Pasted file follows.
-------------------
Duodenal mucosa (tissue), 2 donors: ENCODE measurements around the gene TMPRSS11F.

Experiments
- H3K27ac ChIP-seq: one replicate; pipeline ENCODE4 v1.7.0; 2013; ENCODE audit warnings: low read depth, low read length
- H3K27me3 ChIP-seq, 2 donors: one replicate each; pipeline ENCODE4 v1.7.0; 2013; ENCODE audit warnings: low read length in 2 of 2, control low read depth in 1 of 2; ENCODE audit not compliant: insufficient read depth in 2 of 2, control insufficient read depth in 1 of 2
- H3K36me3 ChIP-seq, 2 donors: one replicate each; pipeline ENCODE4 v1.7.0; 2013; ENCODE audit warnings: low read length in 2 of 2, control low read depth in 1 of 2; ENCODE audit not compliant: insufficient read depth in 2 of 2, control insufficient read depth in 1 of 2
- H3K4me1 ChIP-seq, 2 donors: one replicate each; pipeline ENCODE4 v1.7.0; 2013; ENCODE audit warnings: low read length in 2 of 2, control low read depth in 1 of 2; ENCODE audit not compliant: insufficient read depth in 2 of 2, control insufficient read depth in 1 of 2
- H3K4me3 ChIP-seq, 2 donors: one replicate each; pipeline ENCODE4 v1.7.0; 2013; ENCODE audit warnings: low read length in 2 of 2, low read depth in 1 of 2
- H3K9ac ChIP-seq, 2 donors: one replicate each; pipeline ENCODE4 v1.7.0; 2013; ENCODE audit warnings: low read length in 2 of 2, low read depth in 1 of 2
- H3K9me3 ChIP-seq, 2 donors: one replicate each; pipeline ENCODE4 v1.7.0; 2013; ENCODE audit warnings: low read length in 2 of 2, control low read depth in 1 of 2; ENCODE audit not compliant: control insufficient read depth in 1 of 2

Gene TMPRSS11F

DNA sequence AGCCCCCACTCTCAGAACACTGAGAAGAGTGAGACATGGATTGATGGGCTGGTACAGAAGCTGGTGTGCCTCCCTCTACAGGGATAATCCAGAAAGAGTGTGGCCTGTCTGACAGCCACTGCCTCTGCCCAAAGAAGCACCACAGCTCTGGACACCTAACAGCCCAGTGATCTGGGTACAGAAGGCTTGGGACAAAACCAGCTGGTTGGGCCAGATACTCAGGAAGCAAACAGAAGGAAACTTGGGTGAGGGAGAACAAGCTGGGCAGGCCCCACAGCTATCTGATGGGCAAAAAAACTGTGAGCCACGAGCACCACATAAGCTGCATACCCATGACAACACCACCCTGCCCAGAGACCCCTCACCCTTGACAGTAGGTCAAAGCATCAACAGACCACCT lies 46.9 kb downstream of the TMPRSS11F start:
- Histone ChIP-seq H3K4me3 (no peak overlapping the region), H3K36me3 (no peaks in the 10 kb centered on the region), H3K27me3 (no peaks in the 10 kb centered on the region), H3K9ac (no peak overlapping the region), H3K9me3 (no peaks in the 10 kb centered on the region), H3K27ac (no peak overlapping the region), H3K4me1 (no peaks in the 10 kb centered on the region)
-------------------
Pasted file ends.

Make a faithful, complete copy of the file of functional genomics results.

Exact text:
Duodenal mucosa (tissue), 2 donors: ENCODE measurements around the gene TMPRSS11F.

Experiments
- H3K27ac ChIP-seq: one replicate; pipeline ENCODE4 v1.7.0; 2013; ENCODE audit warnings: low read depth, low read length
- H3K27me3 ChIP-seq, 2 donors: one replicate each; pipeline ENCODE4 v1.7.0; 2013; ENCODE audit warnings: low read length in 2 of 2, control low read depth in 1 of 2; ENCODE audit not compliant: insufficient read depth in 2 of 2, control insufficient read depth in 1 of 2
- H3K36me3 ChIP-seq, 2 donors: one replicate each; pipeline ENCODE4 v1.7.0; 2013; ENCODE audit warnings: low read length in 2 of 2, control low read depth in 1 of 2; ENCODE audit not compliant: insufficient read depth in 2 of 2, control insufficient read depth in 1 of 2
- H3K4me1 ChIP-seq, 2 donors: one replicate each; pipeline ENCODE4 v1.7.0; 2013; ENCODE audit warnings: low read length in 2 of 2, control low read depth in 1 of 2; ENCODE audit not compliant: insufficient read depth in 2 of 2, control insufficient read depth in 1 of 2
- H3K4me3 ChIP-seq, 2 donors: one replicate each; pipeline ENCODE4 v1.7.0; 2013; ENCODE audit warnings: low read length in 2 of 2, low read depth in 1 of 2
- H3K9ac ChIP-seq, 2 donors: one replicate each; pipeline ENCODE4 v1.7.0; 2013; ENCODE audit warnings: low read length in 2 of 2, low read depth in 1 of 2
- H3K9me3 ChIP-seq, 2 donors: one replicate each; pipeline ENCODE4 v1.7.0; 2013; ENCODE audit warnings: low read length in 2 of 2, control low read depth in 1 of 2; ENCODE audit not compliant: control insufficient read depth in 1 of 2

Gene TMPRSS11F

DNA sequence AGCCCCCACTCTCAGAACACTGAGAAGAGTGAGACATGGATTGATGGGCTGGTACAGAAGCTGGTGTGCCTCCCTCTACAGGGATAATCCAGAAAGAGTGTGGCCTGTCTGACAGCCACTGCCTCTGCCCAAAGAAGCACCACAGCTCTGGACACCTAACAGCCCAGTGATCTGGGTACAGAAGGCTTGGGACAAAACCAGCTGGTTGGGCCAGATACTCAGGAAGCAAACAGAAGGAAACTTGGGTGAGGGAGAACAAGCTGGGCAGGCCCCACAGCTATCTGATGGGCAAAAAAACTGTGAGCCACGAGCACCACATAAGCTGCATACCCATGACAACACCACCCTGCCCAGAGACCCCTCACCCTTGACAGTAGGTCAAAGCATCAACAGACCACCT lies 46.9 kb downstream of the TMPRSS11F start:
- Histone ChIP-seq H3K4me3 (no peak overlapping the region), H3K36me3 (no peaks in the 10 kb centered on the region), H3K27me3 (no peaks in the 10 kb centered on the region), H3K9ac (no peak overlapping the region), H3K9me3 (no peaks in the 10 kb centered on the region), H3K27ac (no peak overlapping the region), H3K4me1 (no peaks in the 10 kb centered on the region)